OVBD also features a wide variety of entrepreneurship training, including tailored curriculums for unique business situations, and also classes (both in-person and online) covering business ownership basics. They explain other SBA resources in greater detail, to ensure Vets can maximize their benefits. These programs may not directly impact your funding, but can help you understand how to get it while strengthening your overall knowledge of the business world.

One interesting program is their Boots to Business, which SBA provides directly at various bases during local Transition Assistance Programs. For those who didn’t get to attend such a  class or who want to learn more, there’s a “Reboot” version which goes into greater depth and is open to all Veterans (not just those recently transitioned out).

Veteran Affairs

The VA’s Veteran Entrepreneur Portal (VEP) is a fast way to find financing for your VOSB. The site is linked to the SBA’s, but this user-friendly portal helps with navigation. A few of the options on the home page include:

  • Start a Business
  • Access Financing
  • Grow Your Business
  • Resources for Veterans
  • How to do Business with Federal Agencies
  • Corporate Connections
  • Franchising Opportunities

Aside from SBA links, the site offers exclusive information on doing business with the VA itself. The VA is a major national client with a range of contracting and procurement needs for hospitals, regional offices, data centers and cemeteries. So depending on what type of business you’re planning to start up, this could be a potential customer to look into.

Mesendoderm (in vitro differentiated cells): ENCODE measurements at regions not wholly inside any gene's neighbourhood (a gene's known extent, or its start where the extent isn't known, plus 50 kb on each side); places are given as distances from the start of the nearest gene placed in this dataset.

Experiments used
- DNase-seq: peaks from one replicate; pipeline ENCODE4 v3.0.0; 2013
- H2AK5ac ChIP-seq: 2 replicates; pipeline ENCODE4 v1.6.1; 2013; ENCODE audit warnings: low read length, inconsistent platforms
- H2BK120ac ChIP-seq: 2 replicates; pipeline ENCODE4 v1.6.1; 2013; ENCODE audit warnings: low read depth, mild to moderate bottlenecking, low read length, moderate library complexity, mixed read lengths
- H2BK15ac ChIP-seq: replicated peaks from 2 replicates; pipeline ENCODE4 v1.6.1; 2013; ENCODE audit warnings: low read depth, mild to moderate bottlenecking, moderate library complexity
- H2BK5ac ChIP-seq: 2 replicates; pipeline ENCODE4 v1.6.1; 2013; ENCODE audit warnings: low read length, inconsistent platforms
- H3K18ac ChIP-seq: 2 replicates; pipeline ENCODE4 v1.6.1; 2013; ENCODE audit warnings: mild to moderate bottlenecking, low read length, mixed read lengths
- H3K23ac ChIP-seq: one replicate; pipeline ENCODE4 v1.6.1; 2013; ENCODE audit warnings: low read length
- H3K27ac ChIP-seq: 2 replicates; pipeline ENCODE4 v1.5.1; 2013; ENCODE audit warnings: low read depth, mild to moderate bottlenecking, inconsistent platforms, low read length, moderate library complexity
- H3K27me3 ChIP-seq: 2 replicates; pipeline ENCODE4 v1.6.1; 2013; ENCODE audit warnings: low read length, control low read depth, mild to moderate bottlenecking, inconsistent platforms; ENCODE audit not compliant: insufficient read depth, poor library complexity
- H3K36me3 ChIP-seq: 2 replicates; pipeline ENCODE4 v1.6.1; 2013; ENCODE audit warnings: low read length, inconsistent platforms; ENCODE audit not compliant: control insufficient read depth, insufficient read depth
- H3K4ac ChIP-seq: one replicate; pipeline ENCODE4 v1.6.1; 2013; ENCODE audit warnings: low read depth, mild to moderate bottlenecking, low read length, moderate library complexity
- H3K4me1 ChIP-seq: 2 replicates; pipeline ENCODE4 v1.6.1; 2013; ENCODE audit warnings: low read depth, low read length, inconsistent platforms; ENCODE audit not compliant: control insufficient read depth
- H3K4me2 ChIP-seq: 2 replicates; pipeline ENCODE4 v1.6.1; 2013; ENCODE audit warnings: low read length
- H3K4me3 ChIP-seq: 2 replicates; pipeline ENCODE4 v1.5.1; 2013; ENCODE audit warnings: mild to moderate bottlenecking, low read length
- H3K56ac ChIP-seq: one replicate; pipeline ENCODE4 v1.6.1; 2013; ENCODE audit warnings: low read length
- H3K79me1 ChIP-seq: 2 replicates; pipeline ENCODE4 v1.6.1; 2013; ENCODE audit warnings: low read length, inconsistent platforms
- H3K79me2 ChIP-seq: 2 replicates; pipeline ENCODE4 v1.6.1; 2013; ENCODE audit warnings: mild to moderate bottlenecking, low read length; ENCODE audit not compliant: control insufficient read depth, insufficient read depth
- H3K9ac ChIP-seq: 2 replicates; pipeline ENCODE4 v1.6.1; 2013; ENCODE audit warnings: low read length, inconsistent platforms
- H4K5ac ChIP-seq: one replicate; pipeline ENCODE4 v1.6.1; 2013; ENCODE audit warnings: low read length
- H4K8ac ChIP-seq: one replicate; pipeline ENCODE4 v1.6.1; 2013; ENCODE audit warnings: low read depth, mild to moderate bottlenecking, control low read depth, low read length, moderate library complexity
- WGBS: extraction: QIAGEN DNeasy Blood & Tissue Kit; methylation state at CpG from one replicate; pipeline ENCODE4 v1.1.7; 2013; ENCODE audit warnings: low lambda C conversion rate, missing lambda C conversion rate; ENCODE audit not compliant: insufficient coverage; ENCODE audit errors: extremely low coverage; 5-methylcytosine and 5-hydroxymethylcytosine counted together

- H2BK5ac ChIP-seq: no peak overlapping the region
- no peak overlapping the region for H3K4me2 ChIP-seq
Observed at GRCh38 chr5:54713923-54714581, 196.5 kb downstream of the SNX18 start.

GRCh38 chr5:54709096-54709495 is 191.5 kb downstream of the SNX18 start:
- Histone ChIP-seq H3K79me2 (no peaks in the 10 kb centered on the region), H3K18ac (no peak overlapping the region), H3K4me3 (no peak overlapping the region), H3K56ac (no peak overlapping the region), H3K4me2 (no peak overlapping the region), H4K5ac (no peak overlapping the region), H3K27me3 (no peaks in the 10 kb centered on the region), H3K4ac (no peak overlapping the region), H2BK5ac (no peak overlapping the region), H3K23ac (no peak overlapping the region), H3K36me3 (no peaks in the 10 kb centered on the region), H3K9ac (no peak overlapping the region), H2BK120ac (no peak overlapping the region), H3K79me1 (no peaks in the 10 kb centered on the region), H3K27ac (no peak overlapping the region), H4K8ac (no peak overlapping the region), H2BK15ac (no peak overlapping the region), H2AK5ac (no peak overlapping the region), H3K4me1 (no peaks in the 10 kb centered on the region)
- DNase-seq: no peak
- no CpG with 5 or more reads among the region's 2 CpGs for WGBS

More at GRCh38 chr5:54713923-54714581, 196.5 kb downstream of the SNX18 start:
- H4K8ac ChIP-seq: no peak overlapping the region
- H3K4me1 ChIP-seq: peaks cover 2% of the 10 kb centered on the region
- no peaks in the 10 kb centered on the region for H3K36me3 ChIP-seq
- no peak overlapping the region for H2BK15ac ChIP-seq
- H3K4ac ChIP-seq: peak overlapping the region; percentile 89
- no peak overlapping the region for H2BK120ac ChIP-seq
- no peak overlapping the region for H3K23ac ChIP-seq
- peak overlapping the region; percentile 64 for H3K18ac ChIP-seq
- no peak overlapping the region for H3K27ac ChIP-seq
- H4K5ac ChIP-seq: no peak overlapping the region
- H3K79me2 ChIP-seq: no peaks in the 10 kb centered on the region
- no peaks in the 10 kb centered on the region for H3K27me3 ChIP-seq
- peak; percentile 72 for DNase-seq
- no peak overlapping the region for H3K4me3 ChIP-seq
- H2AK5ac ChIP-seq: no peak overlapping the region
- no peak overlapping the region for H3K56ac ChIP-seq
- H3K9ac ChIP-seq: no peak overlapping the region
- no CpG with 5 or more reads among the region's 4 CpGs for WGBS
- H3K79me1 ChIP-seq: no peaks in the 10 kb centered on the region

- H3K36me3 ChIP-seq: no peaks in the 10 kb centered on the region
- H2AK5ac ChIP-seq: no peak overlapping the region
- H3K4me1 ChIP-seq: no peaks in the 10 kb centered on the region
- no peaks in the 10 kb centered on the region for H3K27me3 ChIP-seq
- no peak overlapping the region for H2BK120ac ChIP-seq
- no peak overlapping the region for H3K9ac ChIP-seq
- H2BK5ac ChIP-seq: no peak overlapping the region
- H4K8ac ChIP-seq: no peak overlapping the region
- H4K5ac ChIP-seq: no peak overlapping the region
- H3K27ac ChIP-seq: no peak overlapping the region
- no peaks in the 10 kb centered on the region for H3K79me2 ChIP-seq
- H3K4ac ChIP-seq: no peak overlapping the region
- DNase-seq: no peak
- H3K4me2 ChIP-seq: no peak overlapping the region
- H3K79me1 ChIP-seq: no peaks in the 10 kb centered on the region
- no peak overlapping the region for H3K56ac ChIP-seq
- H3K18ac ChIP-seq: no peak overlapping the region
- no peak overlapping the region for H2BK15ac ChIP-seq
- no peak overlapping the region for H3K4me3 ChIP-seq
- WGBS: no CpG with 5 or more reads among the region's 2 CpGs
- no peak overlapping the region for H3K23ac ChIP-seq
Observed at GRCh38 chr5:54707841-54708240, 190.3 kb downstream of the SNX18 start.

Also check out their Office of Small & Disadvantaged Business Utilization page. Their 9th Annual National Veterans Small Business Engagement gathering is taking place in Nashville, Tennessee, on December 10th and 11th, 2019. It’s advertised as one of the “largest business-networking events for Veteran-Owned Small Business suppliers and firms.”

 

 

International Franchise Association

Vets and franchises go hand-in-hand. Why is that? One reason could be because military service often requires members to pick up everything and move to a new location, with a new mission and new crew… and to do this over and over for your entire career. Over time, it becomes second nature to be able to plug and play, adapting quickly to your new environment.

With a franchise, it’s similar. The template is ready, the rules are written, but it’s up to you to learn everything and get it up and running. This can be a major time-saver compared to Vetrepreneurs who create a business from the ground up, not knowing if there’s even going to be a market for their product or service.